• Hempstead, New York, settled claims by Iyanna Davis for $650,000 after police in May 2010 shot her in the breast during their accidental execution of a no-knock warrant on the wrong address. Officer Michael Capobianco explained that he had unintentionally shot the 22-year-old woman after he tripped. Prosecutors did not file charges against the shooter.[3]
  • In 2013, Tucson, Arizona, agreed to settle claims by the family of Jose Guerena for $3.4 million after SWAT officers fired 71 shots in the seven seconds after their unannounced entry. Prosecutors did not file charges against the shooters.[3]
  • A Burleson County, Texas, grand jury refused to indict Hank Magee for capital murder after he shot and killed a deputy sheriff inside his home during execution of a no-knock warrant on December 19, 2013.[28]
  • In Killeen, Texas, a grand jury indicted Marvin Louis Guy for capital murder after he shot and killed a police detective outside his home during execution of a no-knock warrant on May 9, 2014.[28]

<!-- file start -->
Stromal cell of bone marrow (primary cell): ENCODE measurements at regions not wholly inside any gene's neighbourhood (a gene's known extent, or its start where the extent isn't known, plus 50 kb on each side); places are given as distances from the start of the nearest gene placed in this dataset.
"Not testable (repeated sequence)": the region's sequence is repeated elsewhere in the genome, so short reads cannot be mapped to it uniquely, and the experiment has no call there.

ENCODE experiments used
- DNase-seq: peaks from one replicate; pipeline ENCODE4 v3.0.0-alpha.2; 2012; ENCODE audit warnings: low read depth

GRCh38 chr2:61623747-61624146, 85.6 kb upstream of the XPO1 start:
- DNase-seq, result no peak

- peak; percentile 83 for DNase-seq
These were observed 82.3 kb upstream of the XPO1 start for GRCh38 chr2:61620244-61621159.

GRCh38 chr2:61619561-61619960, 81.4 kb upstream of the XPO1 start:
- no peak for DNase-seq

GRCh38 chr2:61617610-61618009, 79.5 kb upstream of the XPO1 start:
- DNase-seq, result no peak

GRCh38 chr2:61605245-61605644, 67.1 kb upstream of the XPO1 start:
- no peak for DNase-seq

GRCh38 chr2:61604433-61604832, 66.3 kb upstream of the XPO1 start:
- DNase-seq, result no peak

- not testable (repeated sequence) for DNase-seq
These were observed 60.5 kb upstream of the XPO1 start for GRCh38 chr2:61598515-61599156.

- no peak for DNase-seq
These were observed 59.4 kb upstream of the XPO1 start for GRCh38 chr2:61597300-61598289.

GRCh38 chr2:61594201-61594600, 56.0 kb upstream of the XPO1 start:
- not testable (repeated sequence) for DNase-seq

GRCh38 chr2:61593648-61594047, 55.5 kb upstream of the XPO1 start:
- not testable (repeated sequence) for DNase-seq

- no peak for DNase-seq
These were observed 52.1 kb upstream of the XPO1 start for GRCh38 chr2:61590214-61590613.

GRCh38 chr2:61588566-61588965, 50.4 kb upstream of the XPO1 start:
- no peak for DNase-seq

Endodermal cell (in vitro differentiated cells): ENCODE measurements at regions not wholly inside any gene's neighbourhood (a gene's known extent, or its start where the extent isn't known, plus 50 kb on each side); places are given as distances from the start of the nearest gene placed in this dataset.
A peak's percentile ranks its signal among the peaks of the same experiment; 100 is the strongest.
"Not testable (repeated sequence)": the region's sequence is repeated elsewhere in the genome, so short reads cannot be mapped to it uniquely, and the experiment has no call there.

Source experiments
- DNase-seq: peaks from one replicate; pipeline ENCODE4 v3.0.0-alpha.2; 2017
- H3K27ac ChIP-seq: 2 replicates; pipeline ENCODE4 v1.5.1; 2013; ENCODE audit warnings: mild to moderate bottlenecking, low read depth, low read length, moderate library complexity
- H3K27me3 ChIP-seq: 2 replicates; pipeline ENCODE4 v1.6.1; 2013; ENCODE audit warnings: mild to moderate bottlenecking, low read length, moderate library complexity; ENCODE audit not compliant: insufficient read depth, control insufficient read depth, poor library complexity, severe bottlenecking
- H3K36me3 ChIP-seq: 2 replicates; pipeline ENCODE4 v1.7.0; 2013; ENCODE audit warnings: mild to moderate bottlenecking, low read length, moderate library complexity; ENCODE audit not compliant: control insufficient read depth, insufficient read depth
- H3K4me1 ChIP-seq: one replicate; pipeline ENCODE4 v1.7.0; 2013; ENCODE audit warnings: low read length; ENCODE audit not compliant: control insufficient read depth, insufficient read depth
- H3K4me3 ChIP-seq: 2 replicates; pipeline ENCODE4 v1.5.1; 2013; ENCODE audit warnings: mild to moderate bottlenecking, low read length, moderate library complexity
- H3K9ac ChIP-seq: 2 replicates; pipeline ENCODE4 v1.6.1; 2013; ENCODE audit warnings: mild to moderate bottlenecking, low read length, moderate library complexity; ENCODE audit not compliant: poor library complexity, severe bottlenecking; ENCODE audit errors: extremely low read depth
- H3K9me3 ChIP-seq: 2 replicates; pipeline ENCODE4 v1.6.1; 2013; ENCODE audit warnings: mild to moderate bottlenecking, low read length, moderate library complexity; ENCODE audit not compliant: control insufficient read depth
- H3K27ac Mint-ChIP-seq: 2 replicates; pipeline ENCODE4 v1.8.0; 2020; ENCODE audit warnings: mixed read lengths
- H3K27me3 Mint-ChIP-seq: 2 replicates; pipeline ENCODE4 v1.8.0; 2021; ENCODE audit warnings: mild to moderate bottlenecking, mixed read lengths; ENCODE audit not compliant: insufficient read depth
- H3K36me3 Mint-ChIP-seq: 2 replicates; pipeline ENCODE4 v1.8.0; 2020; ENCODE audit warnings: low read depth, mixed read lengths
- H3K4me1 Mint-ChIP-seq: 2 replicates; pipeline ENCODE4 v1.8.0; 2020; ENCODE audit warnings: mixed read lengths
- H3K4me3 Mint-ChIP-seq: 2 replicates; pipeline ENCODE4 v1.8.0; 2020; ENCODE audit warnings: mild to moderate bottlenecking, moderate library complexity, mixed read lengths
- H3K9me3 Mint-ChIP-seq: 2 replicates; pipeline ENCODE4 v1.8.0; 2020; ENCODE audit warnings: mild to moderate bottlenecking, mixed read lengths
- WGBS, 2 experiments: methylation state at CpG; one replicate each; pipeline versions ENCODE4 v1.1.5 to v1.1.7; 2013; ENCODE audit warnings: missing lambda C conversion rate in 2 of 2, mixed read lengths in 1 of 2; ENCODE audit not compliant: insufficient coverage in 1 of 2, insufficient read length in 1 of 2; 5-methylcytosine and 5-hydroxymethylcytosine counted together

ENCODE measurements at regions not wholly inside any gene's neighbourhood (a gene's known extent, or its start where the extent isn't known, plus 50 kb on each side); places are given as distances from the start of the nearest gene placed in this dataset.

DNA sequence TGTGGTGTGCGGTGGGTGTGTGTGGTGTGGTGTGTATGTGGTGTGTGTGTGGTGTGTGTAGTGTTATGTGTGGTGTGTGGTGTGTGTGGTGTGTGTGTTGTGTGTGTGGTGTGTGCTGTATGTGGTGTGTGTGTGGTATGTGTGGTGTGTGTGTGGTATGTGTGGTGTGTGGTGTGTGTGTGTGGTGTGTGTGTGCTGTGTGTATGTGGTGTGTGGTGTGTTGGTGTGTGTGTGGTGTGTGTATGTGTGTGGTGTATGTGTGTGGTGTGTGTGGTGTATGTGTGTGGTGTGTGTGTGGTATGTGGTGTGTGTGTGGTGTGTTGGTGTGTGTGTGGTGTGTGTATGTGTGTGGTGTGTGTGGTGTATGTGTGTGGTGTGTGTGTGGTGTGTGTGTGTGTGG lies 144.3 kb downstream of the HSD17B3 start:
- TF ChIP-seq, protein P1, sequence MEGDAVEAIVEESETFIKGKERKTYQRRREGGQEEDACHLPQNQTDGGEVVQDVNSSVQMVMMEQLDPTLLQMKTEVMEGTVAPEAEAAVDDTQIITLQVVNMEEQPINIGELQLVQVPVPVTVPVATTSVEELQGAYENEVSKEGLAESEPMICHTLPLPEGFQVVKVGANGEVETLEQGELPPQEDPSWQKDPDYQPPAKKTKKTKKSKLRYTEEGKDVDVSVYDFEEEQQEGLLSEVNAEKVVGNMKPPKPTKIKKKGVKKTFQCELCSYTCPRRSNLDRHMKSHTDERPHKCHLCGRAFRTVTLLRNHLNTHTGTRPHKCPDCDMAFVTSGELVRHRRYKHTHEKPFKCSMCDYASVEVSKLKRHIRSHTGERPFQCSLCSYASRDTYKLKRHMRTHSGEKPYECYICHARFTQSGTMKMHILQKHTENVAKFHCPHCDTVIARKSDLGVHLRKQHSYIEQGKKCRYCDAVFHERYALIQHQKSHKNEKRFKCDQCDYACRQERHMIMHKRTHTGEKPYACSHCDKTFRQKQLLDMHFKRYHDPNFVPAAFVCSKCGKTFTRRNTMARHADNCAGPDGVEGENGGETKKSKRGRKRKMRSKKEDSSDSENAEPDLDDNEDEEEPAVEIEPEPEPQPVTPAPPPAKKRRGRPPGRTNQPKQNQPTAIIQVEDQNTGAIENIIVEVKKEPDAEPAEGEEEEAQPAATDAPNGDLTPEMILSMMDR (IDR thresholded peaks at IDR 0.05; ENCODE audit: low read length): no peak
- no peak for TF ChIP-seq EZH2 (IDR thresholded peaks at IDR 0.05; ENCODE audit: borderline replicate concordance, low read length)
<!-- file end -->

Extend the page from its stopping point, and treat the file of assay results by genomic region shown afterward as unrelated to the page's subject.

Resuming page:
• A Georgia SWAT team shot and killed an armed homeowner, David Hooks, during a September 2014 drug raid sparked by the word of a self-confessed methamphetamine addict and burglar who had robbed the property the previous day. David Hooks' wife, Teresa, looked outside and saw people with hoods on the evening of the raid and woke up her husband. Fearing the burglar or burglars who had struck two nights earlier had returned, Hooks armed himself. Despite the fact that the search warrant did not have a 'no knock' clause, the Drug Task Force and Special Response Team members broke down the back door of the family's home and entered, firing in excess of 16 shots. There is no evidence that David Hooks ever fired a weapon, nor was there any evidence he was involved in drugs. The Georgia Bureau of Investigation conducted an intensive 44-hour search of the property and came up with no contraband items.[29]